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Over 2600 Esperantists travelled to Lille this summer to take part in the hundredth Univerala Kongreso (world congress) of Esperanto, celebrating this significant anniversary of international Esperanto gatherings that have taken place around the world every year (except for interruptions during the first and second world wars). The first congress was in Boulogne in 1905, so we returned to Northern France - this time to the nearby city of Lille - for this jubilee congress. Lille's situation on the Eurostar line was extremely convenient for the fifty or so British Esperantists who took part, some travelling via the Eurostar service under a group booking arranged by Viv in the EAB office.
The congress venue; posters and flags advertising the congress in Lille
[the full poster - link]
Inside the venue - the opening and closing ceremonies
The anniversary of the first congress formed a significant part of this year's programme, with daily execursions to Bologne and special celebrations there, including a formal reception by the mayor who announced the establishment of a new Esperanto cultural centre there. However, there were many other excursions on offer, exploring and celebrating the cultural highlights of Lille and the surrounding region. Here are pictures from just three of those:
We explore the sights of Lille, including (pictured here) the Chamber of Commerce; the town hall; the Place de General de Gaulle; the Porte de Paris
On a visit to Lille's Palais des Beaux Arts (art museum) we enjoy an enlightening introduction to some of its treasures, including works by Hieronymus Bosch, Breguel, Rubens, Goya, Delacroix and Monet
Those of us with an interest in the industrial history of the region visit a coal mine museum and re-creation, at Lewarde
On a trip to the nearby town of Amiens, we recreate a 1910 excursion to Jules Verne's monument there, and visit the house where he lived (now a museum);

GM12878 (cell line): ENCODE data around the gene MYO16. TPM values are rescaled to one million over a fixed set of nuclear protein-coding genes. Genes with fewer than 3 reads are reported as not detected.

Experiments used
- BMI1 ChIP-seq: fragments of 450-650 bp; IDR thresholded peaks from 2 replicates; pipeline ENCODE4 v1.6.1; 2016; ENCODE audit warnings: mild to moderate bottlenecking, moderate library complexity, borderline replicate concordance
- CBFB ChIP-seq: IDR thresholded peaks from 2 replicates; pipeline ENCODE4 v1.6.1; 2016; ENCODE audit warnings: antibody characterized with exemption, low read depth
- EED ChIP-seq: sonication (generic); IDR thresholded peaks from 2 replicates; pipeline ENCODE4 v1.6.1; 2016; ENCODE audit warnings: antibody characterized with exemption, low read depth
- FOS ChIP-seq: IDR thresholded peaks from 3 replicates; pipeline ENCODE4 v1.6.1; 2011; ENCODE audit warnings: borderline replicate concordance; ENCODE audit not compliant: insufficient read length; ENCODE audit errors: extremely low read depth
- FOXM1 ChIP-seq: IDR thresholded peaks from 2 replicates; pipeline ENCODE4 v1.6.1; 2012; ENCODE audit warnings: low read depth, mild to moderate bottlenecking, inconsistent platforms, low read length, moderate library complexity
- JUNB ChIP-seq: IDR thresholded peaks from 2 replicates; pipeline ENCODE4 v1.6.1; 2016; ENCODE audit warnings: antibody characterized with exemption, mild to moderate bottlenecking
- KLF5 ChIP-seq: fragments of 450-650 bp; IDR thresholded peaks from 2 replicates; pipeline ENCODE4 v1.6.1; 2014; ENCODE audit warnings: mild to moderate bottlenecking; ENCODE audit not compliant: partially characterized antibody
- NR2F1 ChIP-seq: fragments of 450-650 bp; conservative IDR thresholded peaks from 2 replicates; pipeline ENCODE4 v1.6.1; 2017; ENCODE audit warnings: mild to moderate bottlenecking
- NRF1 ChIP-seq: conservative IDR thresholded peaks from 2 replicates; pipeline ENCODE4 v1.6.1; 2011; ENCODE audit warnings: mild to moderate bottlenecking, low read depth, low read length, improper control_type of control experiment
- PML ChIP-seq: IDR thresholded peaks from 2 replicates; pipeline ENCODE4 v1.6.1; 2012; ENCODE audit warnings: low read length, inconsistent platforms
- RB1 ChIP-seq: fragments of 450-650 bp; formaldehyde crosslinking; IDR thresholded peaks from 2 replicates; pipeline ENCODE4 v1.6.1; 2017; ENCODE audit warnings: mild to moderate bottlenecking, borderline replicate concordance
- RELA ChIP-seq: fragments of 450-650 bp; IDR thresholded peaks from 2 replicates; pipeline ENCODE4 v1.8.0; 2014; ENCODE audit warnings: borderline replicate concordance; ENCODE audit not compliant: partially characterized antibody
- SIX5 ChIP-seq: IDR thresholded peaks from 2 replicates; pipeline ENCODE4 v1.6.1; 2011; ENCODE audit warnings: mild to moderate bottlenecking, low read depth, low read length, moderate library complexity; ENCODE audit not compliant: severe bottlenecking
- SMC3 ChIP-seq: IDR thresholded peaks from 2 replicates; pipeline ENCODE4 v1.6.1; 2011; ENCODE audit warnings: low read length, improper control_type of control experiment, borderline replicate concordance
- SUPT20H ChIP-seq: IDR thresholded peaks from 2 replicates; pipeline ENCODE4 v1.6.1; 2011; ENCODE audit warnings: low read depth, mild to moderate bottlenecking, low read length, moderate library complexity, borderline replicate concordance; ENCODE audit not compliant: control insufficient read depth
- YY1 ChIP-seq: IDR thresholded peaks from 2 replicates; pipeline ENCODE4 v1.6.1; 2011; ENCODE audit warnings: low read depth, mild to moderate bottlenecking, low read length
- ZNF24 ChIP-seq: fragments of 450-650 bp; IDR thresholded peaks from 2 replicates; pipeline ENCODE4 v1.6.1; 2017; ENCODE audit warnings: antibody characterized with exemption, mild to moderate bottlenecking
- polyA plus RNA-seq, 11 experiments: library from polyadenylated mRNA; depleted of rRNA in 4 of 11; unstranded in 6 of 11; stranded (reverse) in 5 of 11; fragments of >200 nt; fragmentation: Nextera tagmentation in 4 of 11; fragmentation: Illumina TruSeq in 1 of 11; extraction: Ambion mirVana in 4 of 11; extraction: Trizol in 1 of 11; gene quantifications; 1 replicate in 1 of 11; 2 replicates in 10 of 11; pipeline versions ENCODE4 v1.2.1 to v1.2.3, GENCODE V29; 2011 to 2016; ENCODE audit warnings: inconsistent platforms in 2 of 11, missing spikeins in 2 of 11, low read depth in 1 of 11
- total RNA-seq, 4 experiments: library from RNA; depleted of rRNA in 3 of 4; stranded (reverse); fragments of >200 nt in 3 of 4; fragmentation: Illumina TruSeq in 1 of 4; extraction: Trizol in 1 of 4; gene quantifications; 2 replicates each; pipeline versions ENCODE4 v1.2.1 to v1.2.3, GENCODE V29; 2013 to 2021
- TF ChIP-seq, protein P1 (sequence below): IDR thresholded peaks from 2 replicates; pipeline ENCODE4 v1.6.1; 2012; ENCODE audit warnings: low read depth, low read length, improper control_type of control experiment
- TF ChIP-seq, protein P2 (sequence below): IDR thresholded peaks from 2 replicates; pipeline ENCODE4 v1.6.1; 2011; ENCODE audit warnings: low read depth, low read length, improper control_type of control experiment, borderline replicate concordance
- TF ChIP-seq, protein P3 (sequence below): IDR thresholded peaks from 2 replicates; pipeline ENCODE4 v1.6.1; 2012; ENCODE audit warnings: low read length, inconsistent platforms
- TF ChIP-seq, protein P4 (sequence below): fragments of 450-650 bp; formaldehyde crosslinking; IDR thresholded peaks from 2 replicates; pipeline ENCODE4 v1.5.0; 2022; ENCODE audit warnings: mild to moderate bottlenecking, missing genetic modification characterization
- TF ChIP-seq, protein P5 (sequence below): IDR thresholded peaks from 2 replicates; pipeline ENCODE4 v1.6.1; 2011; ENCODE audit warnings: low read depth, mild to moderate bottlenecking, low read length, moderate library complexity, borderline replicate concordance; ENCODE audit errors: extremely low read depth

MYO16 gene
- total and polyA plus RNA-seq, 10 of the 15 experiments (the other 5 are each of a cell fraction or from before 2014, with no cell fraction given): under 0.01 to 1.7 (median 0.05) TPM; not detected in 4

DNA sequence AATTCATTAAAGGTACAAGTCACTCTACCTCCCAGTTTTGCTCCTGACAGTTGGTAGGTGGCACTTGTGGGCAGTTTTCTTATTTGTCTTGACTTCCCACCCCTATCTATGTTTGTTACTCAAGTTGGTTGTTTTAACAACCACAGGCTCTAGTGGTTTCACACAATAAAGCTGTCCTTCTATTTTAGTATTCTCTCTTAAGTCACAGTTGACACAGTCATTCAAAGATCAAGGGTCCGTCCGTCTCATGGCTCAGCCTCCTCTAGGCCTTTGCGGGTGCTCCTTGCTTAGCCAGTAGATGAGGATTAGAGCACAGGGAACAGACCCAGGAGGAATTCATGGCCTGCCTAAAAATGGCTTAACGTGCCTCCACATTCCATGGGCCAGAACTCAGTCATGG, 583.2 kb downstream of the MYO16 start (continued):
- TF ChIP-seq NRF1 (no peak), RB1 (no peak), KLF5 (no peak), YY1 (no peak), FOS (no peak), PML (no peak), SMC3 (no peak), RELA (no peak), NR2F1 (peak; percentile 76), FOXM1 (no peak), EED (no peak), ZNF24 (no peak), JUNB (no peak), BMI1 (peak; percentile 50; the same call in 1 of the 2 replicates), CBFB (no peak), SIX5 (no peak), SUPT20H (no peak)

(Jules Verne was a supporter of Esperanto and honorary president of the local Amiens Esperanto group, founded in 1903)
We enjoy a guided tour of Amiens led by Esperanto-speaking locals, followed by an enjoyable meal of local cuisine in a lively restaurant
At the end of our excursion to Amiens we return to the Notre Dame Cathedral for a spectacular light-show, showing how its sculptures would have appeared (painted) in the middle-ages
Within the congress itself, a packed programme of talks and lectures covered a wide range of topics, from local culture and history to scientific lectures. The sound of music was never far away, with performances to suit all tastes. Esperanto authors gave readings at the bookshop, including the British Esperanto-poet Marjorie Bolton, who enjoyed sharing reminiscences with her many friends and readers.
Lectures by (clockwise from top-left corner) Amri Wandel on Einstein's theory of relativity; (some sessions were too popular!) ; Jose Teles Pontes on molecular signals in insects; Frederico Gobbo on artificial intelligence; Jean-Pierre Ducloyer on the Breton region; Amri Wandel on black holes; Giuliano Turone on Dante; Orlando E Raola on chirality of molecules; Probal Dasgupta on intercultural dialogue.
A well-attended concert by folk group Kajto, who also led a a packed series of workshops; an evening of French popular and regional music; a jazz concert by the Toulouse-based group "Vojaĝo"
The charity auction, skilfully (and, as always, amusingly) led by Humprey Tonkin; the book service (with an innovative "books on request" shuttle service of stock from UEA's headquarters in Rotterdam); the "movement fair" where local and national Esperanto groups present their activities
Issues of the (Esperanto-language) daily congress bulletin/newspaper "Belfrido" are available online, from the bitoteko library
This was the 100th World Esperanto Congress in a series which started in 1905 and has taken place each year, interrupted only by the two world wars. At these events, Esperantists participate in a rich programme of talks, lectures, concerts, plays and excursions, all conducted in Esperanto, and all without the need for translators or interpreters (apart from an occasional concession to the few visiting dignitaries and local professional guides who haven't mastered the language). For many Esperantists, the real highlight of the event is simply to meet face-to-face and chat directly with people from across the world, without having to learn their many national languages, and without imposing our own national language and culture on them.
Each year's congress is organised by Esperantists in the hosting country and the Universala Esperanto-Asocio [World-wide Esperanto Association]. Some previous congresses have taken place in Britain; in 1907 (Cambridge), 1926 (Edinburgh), 1930 (Oxford), 1938 (London), 1949 (Bournemouth), 1961 (Harrogate), 1971 (London) and 1989 (Brighton). The 2016 Universala Kongreso will be in Nitra, Solvakia, from 23-30 July 2016, and the 2017 congress will be in Seoul, South Korea.
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